Feeling Good ≠ Good Health = Healthy Function
Check out this article that Dr. Owen put together for Crossfit Lacombe!
For most people, we rely solely on how we feel regarding health and wellness. This strategy works, until it doesn’t. Have you ever been feeling great, strong, fit, and on top of the world only to tweak a muscle or worse? I know that I have. It’s easy to get complacent with extra mobility, accessory work, spinal health and solid nutrition when you’re just feeling good.
The human body is a great adapter. Every day it is adapting to stressors, known and unknown, to our conscious mind. With this adaptation comes a flaw. We will always find a way to compensate for any missing function that we may have. This is most obvious when a simple harmless movement causes pain and injury. The form we have in each of the movements in the gym can only be as good as our function allows.
So, what should take priority? Form, Function or Feeling? The answer: Function. Our body will only move as well as our underlying bio mechanics, structure and neurology will allow it to. Improving this takes time, dedication, repetition, and consistency. The reward with an increase in function is an increase in form and an exponential growth in fitness levels across all domains – strength, endurance, power and speed. Lastly, comes feeling. How you feel, for the most part, needs to be taken with a grain of salt. If you build a house on poor foundation it will eventually lead to uneven floors, sagging walls and disrepair; building your body on a foundation of poor function and compensations will lead to injury, frustration and lost gains. And nobody wants to lose them gains!
Many of us “get it” regarding function when it comes to the gym; yet the above truth applies to every aspect of life and well-being. Simply start by looking at what wellness and health mean. Wellness is defined as “the quality or state of being in good health especially as an actively sought goal” and health is defined as “a state of complete physical, mental and social well-being and not just the absence of symptoms, disease or impairment.”
Feeling vs function illustrates the relationship that our body has with our nervous system. Our nervous system can be broken down into three main parts: Autonomic, Motor, and Sensory. Each of these plays a very distinct and important role in how our bodies holistically work.
Autonomic – Controls blood vessels, organs, and glands.
Problems include the following:
Motor – Controls the muscles.
Problems include the following:
Sensory – This is where you feel. Communicates pain, position, and temperature.
You will feel the following:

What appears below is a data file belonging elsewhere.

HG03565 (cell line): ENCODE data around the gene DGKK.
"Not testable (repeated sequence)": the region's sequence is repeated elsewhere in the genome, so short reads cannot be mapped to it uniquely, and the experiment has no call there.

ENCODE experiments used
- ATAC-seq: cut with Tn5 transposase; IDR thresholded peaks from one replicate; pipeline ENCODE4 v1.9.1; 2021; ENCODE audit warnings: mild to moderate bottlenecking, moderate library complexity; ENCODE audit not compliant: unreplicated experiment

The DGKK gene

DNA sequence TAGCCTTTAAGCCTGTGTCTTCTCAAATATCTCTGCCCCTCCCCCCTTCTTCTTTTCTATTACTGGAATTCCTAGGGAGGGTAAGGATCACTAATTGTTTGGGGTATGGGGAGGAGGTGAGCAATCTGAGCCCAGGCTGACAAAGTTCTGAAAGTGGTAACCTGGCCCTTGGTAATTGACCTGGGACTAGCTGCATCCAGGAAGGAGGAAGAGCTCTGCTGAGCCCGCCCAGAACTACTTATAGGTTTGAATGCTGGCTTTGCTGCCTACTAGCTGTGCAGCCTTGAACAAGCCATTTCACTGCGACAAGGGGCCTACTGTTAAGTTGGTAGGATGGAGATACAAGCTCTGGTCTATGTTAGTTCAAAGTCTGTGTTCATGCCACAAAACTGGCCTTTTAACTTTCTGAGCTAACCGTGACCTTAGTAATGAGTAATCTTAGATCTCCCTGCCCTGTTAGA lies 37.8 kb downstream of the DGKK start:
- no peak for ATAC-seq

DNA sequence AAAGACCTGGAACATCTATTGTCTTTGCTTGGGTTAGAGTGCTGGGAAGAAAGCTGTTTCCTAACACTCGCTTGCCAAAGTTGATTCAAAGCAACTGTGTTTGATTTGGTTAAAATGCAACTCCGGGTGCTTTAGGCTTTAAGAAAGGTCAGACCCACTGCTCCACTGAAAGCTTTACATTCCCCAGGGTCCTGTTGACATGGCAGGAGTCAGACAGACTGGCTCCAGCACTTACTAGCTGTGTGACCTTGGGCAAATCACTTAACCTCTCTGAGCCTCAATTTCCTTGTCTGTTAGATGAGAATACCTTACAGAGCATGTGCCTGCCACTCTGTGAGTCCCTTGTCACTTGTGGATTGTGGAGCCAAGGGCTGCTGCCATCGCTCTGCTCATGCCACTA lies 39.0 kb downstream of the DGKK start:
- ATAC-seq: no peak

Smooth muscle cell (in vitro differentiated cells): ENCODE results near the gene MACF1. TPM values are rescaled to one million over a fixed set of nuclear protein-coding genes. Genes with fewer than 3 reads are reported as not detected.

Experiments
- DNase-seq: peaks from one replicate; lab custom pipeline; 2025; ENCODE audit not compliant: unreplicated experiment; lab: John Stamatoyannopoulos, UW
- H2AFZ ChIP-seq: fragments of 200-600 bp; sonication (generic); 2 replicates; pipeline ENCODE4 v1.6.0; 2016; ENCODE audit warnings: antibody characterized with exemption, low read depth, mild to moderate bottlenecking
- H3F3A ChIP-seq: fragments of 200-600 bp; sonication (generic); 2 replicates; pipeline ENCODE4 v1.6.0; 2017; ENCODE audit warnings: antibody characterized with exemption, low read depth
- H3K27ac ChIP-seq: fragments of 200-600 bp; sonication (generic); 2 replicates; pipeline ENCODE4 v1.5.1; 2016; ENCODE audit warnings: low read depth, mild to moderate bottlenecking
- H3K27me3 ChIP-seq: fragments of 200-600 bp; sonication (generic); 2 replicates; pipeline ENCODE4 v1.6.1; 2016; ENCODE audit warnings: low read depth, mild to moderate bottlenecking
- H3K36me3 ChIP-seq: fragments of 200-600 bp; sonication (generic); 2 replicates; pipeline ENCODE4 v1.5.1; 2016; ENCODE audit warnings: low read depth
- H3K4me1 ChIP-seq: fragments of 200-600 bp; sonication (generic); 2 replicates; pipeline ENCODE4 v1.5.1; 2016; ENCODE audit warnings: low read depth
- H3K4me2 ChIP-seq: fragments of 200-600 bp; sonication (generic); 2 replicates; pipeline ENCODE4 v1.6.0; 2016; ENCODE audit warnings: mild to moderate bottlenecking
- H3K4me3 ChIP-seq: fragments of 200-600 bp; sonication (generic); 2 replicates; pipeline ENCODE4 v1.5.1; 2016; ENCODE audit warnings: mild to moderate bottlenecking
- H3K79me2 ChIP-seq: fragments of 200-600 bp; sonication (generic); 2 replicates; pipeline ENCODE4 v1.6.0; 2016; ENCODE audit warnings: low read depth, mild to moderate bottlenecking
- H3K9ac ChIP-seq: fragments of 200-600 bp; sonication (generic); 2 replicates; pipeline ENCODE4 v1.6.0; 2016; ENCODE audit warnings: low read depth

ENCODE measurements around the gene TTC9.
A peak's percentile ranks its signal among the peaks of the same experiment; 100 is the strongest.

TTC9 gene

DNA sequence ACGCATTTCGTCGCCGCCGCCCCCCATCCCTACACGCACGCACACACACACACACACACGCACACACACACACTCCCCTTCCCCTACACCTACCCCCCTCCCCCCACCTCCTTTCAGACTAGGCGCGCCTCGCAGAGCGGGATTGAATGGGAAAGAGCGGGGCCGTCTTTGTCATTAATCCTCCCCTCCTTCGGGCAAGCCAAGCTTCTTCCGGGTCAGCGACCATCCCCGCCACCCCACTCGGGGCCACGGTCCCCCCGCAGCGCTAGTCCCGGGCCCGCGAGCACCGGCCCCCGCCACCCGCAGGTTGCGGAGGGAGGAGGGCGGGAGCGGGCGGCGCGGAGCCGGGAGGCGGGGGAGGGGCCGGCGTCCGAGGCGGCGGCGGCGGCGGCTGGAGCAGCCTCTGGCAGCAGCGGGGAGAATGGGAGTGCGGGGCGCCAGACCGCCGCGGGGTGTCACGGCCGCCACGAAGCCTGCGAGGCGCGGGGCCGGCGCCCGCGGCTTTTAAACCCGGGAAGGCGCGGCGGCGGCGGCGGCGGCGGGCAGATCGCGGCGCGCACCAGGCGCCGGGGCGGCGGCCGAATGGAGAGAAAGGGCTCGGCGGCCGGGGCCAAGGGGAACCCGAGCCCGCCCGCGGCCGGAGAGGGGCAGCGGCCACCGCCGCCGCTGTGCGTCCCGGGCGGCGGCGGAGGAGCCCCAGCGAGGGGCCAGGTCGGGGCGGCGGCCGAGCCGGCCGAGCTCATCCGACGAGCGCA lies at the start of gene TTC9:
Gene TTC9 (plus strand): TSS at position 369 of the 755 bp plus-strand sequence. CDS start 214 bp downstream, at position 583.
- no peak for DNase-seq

Hot or cold
Issues related to posture
The sensory section of our nervous system only accounts for a very small percentage of the entire system, estimated at around 20%. This means that you can have issues with the motor or autonomic portions that are causing dysfunction in your body, but you may not actually be feeling them as the sensory nerves are not involved.
We experience life through our nervous system and how we function is a more accurate indicator if we are doing it right than how we are feeling; a point that the founder of Crossfit, Greg Glassman, has been trying to hammer home for over 17 years and some of the same principles the chiropractic profession was founded on back in 1895.
My objective with chiropractic care is to identify the underlying cause of symptoms and reduce the pressure that is present on the nervous system to bring about optimal health. A common misconception is that chiropractic care is only useful for treating back or neck pain or for helping to improve your posture. While chiropractic care is a great option for these problems and studies have continued to show this, scientific, neurology-based chiropractic care is an effective method of treating many conditions that can trace their roots back to the nervous system.
Remember, live life like it matters, and it will! Have a better than great day!
Haneline, M. T., & Cooperstein, R. (2009). Chiropractic care for patients with acute neck pain: results of a pragmatic practice-based feasibility study. Journal of Chiropractic Medicine, 8(4), 143–155. http://doi.org/10.1016/j.jcm.2009.08.003
Immediate hypoalgesic and motor effects after a single cervical spine manipulation in subjects with lateral epicondylalgia. Fernández-Carnero J, Fernández-de-las-Peñas C, Cleland JA.
J Manipulative Physiol Ther. 2008 Nov-Dec;31(9):675-81. doi: 10.1016/j.jmpt.2008.10.005.